Networks enable distributed authoring scenarios that were impossible a few years ago. However, the current realities of Web standards (as used on the public Internet and on private Intranets) do not enable all of the functionality that already exists in desktop applications, and in some cases has been shipping for years. This presentation, in three parts, will present the distributed/collaborative authoring capabilities of some currently shipping desktop applications, where they are able to succeed under current Web standards, and where certain functionality cannot be expressed or achieved under current standards. Although the talks are focused on Microsoft applications, the problems encountered may apply to all applications in those categories. The talk is divided into three parts:
Microsoft Word (and other word-processing applications) has shipped certain document collaboration features for years, and Microsoft Word 97 adds even more collaboration features. These features were originally designed to operate on Word file formats over a file system, but they can be ported to HTML and HTTP with varying degrees of ease. In some cases (e.g., revision marking) it may be almost impossible to make these features work in HTML.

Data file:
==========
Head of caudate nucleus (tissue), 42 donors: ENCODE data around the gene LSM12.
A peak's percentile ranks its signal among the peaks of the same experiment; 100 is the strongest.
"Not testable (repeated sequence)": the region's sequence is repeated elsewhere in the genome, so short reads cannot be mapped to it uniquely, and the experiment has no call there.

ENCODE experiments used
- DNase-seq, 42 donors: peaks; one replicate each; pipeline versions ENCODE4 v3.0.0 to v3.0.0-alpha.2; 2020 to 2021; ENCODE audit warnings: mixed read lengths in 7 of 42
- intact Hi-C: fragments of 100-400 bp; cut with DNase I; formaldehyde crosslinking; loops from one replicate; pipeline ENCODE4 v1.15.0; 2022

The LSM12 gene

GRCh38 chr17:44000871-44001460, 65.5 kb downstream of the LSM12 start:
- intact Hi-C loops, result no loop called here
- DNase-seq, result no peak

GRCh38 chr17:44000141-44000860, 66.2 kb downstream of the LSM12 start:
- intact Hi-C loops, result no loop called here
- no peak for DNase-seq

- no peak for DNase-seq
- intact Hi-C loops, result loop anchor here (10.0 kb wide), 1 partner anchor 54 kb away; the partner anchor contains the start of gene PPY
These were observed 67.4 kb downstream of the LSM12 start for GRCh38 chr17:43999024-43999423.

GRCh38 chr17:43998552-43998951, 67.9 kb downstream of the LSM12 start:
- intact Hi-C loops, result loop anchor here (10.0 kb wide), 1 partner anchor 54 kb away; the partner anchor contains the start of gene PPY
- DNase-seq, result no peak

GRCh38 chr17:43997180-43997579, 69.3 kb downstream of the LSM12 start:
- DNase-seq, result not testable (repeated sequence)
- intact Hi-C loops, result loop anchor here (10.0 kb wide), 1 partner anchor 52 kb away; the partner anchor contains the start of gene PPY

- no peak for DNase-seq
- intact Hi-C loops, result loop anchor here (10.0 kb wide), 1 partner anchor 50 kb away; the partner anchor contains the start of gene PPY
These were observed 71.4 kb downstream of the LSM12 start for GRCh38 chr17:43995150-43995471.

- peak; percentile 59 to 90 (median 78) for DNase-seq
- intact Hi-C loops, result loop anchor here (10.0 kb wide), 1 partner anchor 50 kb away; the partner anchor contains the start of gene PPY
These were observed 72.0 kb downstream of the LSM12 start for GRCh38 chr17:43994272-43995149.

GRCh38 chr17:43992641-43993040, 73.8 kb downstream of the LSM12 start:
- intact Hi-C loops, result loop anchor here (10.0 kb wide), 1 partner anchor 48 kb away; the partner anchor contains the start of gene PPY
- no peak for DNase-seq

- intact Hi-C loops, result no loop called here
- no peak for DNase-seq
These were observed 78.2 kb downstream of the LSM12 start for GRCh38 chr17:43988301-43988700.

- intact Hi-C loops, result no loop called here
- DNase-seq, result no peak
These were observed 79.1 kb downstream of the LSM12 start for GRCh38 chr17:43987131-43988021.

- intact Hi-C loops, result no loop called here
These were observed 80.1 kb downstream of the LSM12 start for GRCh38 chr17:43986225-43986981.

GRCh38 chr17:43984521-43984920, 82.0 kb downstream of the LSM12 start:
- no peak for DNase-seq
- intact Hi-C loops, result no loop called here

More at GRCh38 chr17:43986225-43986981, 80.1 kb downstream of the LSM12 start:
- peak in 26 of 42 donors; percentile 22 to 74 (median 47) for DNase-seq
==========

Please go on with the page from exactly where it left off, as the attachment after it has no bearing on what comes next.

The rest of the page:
This talk will review document collaboration features in previously-shipped word processors, present some of the new features in Word 97, demonstrate them in operation, discuss issues in adapting these features to current Web standards, and propose directions for future work. It will also discuss Office 97's current features for file operations over Web protocols.
Microsoft Excel also has a rich spreadsheet collaboration feature set. This talk will present Microsoft Excel 97's collaborative authoring features, demonstrate them in operation, and discuss issues in adapting these features to current Web standards.
Microsoft FrontPage allows distributed groups to author HTML pages and other documents over HTTP. Beyond authoring, Microsoft FrontPage also allows for remote administration of a Web site. This talk will demonstrate how FrontPage works within the existing HTTP standard, describe the differences between the FrontPage RPC API and a standard file system API, and conclude with a discussion on possible future HTTP protocols.